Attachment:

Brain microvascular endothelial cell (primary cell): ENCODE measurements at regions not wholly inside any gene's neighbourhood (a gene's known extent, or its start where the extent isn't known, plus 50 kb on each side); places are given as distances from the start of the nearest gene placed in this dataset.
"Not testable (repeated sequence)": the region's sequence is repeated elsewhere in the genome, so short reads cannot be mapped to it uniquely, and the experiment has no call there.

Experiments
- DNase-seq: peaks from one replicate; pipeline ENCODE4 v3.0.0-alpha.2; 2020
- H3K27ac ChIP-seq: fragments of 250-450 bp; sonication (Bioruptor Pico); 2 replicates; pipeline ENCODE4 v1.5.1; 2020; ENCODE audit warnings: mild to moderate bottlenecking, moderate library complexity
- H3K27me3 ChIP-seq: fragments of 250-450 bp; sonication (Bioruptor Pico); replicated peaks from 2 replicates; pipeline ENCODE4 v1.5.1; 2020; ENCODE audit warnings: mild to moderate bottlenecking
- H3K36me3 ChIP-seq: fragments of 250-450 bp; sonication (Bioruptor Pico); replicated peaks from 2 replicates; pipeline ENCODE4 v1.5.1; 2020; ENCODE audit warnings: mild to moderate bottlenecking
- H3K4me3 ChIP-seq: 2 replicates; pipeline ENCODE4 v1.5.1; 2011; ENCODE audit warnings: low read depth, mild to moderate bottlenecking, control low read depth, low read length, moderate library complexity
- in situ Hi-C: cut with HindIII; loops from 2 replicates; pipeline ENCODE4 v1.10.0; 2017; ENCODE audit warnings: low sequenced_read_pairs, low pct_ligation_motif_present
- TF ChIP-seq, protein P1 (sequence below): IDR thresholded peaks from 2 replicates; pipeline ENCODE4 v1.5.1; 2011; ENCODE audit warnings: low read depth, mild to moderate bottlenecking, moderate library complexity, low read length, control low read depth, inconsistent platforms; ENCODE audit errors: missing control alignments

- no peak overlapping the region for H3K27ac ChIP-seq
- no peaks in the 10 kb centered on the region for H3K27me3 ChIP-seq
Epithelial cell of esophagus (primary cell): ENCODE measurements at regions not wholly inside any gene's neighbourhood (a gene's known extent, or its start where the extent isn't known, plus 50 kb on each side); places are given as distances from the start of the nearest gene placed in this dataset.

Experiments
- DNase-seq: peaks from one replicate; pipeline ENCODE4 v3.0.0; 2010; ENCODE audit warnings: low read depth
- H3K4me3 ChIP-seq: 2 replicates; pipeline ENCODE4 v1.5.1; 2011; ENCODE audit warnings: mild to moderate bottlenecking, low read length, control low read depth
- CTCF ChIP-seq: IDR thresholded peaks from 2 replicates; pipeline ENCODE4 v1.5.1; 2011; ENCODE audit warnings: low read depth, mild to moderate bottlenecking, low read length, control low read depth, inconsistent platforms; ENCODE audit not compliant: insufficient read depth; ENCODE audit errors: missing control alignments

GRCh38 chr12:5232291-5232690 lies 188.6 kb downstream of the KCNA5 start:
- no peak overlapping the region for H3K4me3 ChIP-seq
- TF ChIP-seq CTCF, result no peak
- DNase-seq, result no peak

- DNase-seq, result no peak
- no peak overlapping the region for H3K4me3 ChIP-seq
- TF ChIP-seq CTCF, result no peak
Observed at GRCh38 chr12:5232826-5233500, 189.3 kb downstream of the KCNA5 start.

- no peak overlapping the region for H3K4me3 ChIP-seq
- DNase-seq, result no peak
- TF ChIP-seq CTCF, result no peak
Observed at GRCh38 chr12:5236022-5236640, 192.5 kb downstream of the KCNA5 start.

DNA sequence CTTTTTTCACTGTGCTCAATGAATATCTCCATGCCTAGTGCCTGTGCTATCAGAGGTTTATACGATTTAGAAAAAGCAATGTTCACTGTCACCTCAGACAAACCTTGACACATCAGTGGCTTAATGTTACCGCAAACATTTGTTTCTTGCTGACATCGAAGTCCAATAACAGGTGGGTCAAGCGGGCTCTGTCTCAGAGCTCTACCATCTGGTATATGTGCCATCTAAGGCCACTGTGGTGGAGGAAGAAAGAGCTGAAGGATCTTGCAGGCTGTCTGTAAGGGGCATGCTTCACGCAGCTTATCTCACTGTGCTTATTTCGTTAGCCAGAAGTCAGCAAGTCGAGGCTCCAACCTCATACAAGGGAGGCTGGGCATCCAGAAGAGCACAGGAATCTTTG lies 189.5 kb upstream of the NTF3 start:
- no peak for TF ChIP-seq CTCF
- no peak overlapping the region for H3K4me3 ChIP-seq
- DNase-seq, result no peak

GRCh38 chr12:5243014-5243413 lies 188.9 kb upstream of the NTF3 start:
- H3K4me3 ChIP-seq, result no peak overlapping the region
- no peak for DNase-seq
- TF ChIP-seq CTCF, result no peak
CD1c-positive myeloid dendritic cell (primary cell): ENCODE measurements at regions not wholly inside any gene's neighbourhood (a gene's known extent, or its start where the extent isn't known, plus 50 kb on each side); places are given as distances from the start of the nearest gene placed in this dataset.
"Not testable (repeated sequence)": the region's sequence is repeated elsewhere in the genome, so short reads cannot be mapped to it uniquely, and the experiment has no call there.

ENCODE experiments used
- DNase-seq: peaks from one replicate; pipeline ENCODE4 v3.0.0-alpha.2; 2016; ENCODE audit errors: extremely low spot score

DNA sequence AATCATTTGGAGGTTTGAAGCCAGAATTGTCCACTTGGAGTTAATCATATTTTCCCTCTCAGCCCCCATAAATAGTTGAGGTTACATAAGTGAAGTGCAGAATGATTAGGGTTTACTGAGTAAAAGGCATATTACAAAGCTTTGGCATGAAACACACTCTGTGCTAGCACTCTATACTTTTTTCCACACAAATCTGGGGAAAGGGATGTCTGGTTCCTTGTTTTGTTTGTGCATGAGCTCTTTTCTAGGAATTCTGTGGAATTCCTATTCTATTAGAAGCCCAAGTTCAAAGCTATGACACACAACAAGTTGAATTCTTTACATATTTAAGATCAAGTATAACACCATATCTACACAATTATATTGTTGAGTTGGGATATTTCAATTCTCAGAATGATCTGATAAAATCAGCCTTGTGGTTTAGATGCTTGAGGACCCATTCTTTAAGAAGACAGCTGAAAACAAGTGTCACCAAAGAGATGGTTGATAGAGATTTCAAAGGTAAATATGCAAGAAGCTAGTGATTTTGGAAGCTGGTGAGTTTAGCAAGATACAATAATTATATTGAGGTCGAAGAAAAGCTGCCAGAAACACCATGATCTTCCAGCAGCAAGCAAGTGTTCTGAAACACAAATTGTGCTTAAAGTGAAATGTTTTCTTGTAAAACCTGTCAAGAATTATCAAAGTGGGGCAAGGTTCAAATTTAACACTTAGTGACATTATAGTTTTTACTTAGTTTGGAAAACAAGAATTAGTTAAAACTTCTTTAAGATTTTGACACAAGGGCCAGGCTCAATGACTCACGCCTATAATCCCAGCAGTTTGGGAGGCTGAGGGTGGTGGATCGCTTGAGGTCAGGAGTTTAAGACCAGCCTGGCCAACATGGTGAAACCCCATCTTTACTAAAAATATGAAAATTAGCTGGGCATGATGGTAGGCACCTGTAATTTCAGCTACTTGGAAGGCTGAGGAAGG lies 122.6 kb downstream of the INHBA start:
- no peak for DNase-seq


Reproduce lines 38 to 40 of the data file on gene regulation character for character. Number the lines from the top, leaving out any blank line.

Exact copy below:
CD1c-positive myeloid dendritic cell (primary cell): ENCODE measurements at regions not wholly inside any gene's neighbourhood (a gene's known extent, or its start where the extent isn't known, plus 50 kb on each side); places are given as distances from the start of the nearest gene placed in this dataset.
"Not testable (repeated sequence)": the region's sequence is repeated elsewhere in the genome, so short reads cannot be mapped to it uniquely, and the experiment has no call there.

ENCODE experiments used